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What engineering course is the best?

  1. May 22, 2015 #1
    Electrical engineering,
    Communciations engineering,
    Civil engineering,
    Mechanical engineering.

    My question is how hard are these courses, what do they do in these courses and what jobs can they lead to. I dont really care about salary, i want a job where it is interesting, i have an interest in taking things apart seeing how they work how a process occurs both in mechanical objects and nature (i watch alot of documentaries). I have an interest in technology mainly mobile phones, tablets, computers. Dont know if this would help but im ok at science and math just poor at english literature.
  2. jcsd
  3. May 22, 2015 #2
    I'm an electrical engineer, so my bias is disclosed.

    Electrical engineering is highly mathematical and gets very abstract. If you really like math, then electrical engineering is great.

    Electrical engineering is also a broad field with a bunch of fields within it. You have analog circuit analysis and design; digital circuit analysis and design; digital signal processing, microprocessors; FPGAs; semiconductor physics; electromagnetics, RF and microwave circuits, and antennas; information theory; power; controls engineering; motors, and generators; radar; computer architecture; computer network devices; etc., etc.

    All electrical engineers have (or should have) some familiarity and command of the frequency domain, Fourier transforms, and Laplace transforms. Euler's identity is what makes electrical engineering possible: e^(j*omega*t) = cos(omega*t) + j*sin(omega*t), where j = sqrt(-1).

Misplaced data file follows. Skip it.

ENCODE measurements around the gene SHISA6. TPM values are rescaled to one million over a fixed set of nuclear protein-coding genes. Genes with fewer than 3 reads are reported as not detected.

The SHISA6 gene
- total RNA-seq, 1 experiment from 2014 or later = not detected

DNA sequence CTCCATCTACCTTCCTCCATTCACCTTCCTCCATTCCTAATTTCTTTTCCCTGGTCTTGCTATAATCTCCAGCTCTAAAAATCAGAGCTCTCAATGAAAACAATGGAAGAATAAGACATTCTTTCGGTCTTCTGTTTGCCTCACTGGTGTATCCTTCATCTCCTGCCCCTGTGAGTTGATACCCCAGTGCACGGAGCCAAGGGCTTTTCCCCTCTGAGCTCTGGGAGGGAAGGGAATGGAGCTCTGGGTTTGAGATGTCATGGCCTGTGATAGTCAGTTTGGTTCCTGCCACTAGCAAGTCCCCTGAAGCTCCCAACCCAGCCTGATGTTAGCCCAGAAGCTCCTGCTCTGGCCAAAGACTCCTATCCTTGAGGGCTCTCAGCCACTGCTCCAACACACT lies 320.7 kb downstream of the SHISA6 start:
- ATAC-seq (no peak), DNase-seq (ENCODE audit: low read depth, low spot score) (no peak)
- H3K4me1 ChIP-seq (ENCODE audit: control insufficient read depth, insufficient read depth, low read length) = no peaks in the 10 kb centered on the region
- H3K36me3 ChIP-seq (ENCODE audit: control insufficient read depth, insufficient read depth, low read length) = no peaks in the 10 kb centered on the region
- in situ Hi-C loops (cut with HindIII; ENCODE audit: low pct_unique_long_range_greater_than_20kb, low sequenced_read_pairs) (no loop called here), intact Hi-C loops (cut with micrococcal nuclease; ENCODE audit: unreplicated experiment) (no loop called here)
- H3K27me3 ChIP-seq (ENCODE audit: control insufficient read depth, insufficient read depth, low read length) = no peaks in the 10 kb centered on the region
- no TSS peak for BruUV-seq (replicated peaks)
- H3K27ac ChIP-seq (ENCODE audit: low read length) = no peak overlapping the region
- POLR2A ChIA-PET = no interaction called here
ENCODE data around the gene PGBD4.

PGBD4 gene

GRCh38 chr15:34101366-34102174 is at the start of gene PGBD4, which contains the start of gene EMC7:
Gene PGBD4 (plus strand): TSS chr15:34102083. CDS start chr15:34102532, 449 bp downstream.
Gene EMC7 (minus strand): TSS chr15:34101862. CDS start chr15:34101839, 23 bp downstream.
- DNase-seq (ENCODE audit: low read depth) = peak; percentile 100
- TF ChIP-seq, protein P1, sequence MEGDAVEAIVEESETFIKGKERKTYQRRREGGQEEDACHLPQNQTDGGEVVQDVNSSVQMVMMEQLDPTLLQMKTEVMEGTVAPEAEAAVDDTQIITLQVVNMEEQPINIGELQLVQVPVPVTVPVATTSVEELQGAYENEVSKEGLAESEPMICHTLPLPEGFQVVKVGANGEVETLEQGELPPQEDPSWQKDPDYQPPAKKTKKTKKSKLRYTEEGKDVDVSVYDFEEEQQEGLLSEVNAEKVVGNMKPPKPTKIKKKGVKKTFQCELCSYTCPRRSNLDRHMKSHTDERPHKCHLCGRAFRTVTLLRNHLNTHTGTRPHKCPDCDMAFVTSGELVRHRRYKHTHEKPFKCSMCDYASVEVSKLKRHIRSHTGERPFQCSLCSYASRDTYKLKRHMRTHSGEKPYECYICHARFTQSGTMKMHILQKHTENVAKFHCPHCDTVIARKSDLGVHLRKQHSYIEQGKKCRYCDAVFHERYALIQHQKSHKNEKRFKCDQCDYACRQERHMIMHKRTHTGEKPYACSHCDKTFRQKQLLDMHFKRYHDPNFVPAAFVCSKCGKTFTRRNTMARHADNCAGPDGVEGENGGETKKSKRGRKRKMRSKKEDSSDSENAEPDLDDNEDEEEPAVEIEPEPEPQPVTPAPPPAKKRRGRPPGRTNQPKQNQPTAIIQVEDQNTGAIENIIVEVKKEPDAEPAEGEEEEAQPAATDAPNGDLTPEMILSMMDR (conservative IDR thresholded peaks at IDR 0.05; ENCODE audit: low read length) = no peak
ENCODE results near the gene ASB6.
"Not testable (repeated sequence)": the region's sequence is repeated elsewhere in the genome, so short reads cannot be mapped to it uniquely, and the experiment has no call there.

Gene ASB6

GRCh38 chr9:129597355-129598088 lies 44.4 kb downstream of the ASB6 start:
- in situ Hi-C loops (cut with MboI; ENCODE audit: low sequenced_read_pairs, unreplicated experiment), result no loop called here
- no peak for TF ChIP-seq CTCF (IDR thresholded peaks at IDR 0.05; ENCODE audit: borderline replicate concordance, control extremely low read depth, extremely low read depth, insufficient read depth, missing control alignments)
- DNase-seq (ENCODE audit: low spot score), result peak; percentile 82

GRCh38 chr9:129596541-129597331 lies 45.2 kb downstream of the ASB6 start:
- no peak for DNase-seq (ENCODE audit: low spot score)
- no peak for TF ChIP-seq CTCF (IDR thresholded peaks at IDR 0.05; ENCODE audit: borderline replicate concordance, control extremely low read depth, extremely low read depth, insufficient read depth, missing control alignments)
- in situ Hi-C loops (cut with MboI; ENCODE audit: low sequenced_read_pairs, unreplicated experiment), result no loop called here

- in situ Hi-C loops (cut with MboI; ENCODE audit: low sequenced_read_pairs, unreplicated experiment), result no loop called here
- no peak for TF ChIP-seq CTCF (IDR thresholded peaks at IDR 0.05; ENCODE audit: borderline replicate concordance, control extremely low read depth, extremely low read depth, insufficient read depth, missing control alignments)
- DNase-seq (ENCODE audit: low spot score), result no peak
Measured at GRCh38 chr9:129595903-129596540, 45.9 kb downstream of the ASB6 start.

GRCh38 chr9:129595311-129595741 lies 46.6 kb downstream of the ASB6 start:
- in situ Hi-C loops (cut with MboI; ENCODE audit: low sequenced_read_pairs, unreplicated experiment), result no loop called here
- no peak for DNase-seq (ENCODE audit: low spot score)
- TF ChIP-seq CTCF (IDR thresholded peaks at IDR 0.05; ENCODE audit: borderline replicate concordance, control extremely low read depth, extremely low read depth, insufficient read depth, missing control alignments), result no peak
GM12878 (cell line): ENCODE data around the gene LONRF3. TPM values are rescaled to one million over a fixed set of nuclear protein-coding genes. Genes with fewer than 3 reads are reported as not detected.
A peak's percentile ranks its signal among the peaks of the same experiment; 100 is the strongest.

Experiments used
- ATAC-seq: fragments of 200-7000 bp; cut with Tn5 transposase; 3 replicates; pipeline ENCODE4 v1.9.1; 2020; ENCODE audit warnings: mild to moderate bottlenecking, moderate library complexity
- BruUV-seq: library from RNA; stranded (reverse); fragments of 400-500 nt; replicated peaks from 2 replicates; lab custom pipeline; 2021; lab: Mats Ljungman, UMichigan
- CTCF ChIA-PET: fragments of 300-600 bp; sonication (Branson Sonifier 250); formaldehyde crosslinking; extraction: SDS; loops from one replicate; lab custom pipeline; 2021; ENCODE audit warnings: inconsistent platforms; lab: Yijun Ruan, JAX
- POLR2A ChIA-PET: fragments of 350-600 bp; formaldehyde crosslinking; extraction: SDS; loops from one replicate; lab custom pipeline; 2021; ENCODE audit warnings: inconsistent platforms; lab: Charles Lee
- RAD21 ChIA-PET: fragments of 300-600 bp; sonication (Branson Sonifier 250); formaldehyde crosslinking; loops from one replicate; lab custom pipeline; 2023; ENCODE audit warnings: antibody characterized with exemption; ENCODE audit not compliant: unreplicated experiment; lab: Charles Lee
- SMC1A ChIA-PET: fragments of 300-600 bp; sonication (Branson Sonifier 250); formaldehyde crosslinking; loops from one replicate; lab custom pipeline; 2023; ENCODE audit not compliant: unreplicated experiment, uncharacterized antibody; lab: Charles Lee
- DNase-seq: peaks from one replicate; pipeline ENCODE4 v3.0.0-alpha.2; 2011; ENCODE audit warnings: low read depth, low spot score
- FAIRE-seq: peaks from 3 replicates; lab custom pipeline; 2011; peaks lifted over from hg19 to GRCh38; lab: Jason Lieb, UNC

Mechanical engineering is obviously much more mechanical. Statics, dynamics, thermodynamics, fluids, materials science, mechanics of materials. Newton's laws, analysis of trusses, analysis and design of machines with lots of moving parts, F = ma, finding the acceleration of moving objects that are onboard devices that are undergoing both linear and rotational motion and acceleration, work-energy theorem, heat transfer, conservation of energy, engine analysis and design, entropy, automotive engineering, biomechanics, finite element method, vibrations, selection and design of materials for various products or systems, etc.

    At my alma mater (Letourneau University), all engineering majors had to take certain core engineering courses. We all had to take CS 1 (C++ programming), electrical circuits I (circuit analysis, Ohm's law, Kirchoff's laws, transient analysis of RL and RC circuits, frequency response of circuits), statics, dynamics (F=ma), thermodynamics, materials science, machine tools lab, welding lab, etc. The advantage of this is that I got a broad education. The disadvantage is that I didn't take as many focused courses in electrical engineering. (I actually managed to get my bachelor's degree without taking DSP for example).

    I'd say take a broad range of match, physics, and engineering courses the first two years of college, and then start to focus on whatever you are interested in. If you want to specialize in something, you can do that in graduate school if you have the time, money, opportunity, and motivation.
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